The founder of a donkey sanctuary in Israel has said that its animals and their carers are currently “safe”, but the sanctuary needs vital help and support “now more than ever as we face such great uncertainty” and is urging people to adopt a donkey this Christmas for just £20.

Lucy’s UK Donkey Sanctuary, which was founded by Brighton-born Lucy Fensom in 2015, is located in Israel next to the Palestinian West Bank border, just over 60 miles away from Gaza. It is currently home to 51 donkeys and two horses.

“Obviously the situation [here] is extremely worrying and unnerving, particularly as tensions rise not only in Gaza but also within the Palestinian West Bank, and on Israel’s northern borders with Lebanon and Syria,” says Lucy. “We know there is much worry about what might happen next, but none of us can possibly know how or when this situation will end. Of course the war is not only confined to Israel’s southern borders; Gaza is one part of it and the Houthi rebels sending missiles and drones from Yemen is another.

“On Israel’s northern borders with Syria and Lebanon, rockets, missiles and drone attacks are also being constantly fired into Israel by the Iranian-backed Hezbollah. Beyond that border is a seemingly endless horizon of hostile countries that call for Israel to cease to exist,” continues Lucy. “The situation is changing all the time. For us, our donkeys and their sanctuary in our immediate area, things are relatively under control and there has been increased security everywhere.”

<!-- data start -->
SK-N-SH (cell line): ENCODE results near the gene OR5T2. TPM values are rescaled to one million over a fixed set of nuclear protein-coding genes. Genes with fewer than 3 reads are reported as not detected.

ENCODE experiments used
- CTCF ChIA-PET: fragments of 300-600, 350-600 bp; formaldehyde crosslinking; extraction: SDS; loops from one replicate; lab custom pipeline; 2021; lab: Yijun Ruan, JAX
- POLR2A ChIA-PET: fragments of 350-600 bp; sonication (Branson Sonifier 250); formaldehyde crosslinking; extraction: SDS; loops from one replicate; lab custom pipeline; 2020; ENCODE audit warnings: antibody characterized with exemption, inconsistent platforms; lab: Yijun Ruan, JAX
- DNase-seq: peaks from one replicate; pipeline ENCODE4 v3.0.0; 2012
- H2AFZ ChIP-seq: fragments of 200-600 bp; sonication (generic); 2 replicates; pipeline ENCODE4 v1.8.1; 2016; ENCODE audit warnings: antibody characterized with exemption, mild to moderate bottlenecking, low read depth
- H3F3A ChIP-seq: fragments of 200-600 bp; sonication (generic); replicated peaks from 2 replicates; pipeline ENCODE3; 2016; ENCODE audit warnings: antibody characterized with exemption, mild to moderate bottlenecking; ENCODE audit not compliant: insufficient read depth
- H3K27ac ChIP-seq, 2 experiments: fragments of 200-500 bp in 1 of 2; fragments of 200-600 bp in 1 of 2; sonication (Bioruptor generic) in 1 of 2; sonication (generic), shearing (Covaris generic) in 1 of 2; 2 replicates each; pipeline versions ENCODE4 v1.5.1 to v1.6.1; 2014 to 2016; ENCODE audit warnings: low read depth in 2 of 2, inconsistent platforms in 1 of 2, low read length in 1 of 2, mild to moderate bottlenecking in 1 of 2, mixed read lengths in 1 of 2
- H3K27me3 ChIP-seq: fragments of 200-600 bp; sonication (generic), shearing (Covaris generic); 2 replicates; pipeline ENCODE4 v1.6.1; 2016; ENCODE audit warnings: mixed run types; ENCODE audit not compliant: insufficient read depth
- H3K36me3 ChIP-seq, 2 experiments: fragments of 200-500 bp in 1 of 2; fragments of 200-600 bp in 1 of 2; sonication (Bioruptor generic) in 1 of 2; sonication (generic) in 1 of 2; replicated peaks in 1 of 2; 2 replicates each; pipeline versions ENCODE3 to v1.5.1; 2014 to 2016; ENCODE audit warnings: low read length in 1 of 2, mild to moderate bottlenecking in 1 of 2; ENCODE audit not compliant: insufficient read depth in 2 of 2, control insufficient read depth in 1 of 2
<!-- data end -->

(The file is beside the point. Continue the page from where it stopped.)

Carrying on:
Unimaginable cruelty: tormented, stoned and eyes gouged out

The scale of cruelty inflicted on and suffered by Israeli donkeys (both intentionally and through lack of education) is heart-breaking and upsetting for any animal lover. Donkeys taken in by Lucy’s sanctuary include:

  • Zachariah, who was found on the Syrian border. His eyes had been gouged out and he had been stabbed on both sides of the neck.
  • Cicely was ridden by three children at a time and beaten with a plank of wood.
  • Noah was confiscated by the Israeli army when they witnessed the donkey cowering as his Palestinian owner beat him.
  • Shanaya was found tethered with chains and ropes around her neck in the boiling sun without shade or water.
  • Arnold was tormented and stoned by youngsters after being abandoned at a market in torrential rain.
  • Alan was hit by a car and left wounded and stranded on the side of a busy road.
  • Fiona was “thrown out” by her owner as a young foal because she “distracted” her mother from doing her work.

Adopt a donkey this Christmas

Adopt a donkey at Lucy's UK Donkey Sanctuary in IsraelAdoption of a donkey in the Holy Land this Christmas costs just £20 ($30/€28).

“Please continue to support our small sanctuary, now more than ever. We need vital help in whatever way possible, as we face such great uncertainty,” says Lucy.

“If you are able to make a donation, or can encourage others to do so, no matter the amount, it will be so gratefully received.”

Adopt a donkey in time for Christmas here. The deadline for printed certificates (UK only) is 10 December and email certificates (worldwide) is 20 December.

‘Builder donkeys’ struggling up staircases

Due to much unrest and uprising within the Palestinian West Bank, the sanctuary has had to temporarily stop its outreach work, which involves visiting towns and cities to offer free veterinary treatment, care and advice to hard-working donkeys and their owners.

“It is an extremely precarious time and the situation is more volatile than ever before. It’s dangerous and a risk to life and for most people, taking their donkey or horse to a veterinary clinic is just not a priority,” says Lucy.

The last outreach clinic in the Palestinian city of Nablus helped to alleviate some of the suffering of ‘builder donkeys’, whose ‘job’ is to help construct apartment buildings and houses on the hillsides of the city.